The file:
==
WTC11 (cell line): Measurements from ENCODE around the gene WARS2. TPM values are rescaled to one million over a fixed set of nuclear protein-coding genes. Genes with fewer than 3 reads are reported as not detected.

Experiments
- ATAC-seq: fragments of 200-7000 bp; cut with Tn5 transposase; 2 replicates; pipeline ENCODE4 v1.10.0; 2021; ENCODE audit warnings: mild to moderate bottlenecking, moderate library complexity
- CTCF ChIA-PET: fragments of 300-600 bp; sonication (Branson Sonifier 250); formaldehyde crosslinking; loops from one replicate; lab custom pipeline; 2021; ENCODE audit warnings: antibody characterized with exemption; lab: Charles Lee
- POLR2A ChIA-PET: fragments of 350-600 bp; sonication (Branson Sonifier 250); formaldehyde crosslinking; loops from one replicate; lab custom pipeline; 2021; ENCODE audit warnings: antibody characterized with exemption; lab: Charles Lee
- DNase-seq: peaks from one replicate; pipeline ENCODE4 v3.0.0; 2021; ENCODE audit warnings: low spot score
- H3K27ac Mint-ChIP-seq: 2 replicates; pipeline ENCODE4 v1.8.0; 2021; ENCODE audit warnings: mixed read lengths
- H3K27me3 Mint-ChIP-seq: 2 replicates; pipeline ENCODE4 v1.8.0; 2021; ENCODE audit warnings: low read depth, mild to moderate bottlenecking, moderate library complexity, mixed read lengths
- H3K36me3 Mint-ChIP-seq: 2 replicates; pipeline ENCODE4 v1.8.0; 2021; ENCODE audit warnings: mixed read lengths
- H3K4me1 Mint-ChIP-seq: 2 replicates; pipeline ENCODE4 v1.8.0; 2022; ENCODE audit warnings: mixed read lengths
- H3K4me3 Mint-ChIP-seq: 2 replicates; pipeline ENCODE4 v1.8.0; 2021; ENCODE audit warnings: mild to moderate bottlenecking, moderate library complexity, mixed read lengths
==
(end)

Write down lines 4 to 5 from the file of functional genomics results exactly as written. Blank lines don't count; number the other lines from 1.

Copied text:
- CTCF ChIA-PET: fragments of 300-600 bp; sonication (Branson Sonifier 250); formaldehyde crosslinking; loops from one replicate; lab custom pipeline; 2021; ENCODE audit warnings: antibody characterized with exemption; lab: Charles Lee
- POLR2A ChIA-PET: fragments of 350-600 bp; sonication (Branson Sonifier 250); formaldehyde crosslinking; loops from one replicate; lab custom pipeline; 2021; ENCODE audit warnings: antibody characterized with exemption; lab: Charles Lee